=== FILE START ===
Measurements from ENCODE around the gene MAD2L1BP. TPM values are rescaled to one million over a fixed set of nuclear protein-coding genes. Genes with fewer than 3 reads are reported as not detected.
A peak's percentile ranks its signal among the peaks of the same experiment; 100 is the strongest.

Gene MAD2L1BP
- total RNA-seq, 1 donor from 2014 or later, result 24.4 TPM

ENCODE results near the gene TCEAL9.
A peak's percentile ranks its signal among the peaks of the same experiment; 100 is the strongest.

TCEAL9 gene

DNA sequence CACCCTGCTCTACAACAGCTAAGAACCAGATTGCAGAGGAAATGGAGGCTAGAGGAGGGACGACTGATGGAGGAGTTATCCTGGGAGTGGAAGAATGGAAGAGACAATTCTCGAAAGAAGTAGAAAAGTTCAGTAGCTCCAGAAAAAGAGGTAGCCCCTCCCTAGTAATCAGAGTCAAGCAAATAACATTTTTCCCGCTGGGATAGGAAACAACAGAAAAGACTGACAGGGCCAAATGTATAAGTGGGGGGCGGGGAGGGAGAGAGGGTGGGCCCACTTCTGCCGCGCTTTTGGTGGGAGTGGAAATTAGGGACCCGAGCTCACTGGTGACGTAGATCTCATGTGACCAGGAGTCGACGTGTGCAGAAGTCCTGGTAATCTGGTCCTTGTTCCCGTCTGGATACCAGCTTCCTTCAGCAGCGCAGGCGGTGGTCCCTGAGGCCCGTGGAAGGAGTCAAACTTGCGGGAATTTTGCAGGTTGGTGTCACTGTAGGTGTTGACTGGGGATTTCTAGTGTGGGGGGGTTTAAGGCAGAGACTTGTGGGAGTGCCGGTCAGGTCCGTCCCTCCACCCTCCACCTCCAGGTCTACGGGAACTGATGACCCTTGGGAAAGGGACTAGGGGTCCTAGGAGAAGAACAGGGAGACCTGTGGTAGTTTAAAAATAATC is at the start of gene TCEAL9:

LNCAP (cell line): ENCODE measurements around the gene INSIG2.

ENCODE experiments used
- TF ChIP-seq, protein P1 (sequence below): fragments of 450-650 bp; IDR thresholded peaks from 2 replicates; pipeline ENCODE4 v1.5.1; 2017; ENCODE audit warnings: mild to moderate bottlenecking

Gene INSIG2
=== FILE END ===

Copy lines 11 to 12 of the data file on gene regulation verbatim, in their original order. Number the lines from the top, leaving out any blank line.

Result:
- TF ChIP-seq, protein P1 (sequence below): fragments of 450-650 bp; IDR thresholded peaks from 2 replicates; pipeline ENCODE4 v1.5.1; 2017; ENCODE audit warnings: mild to moderate bottlenecking

Gene INSIG2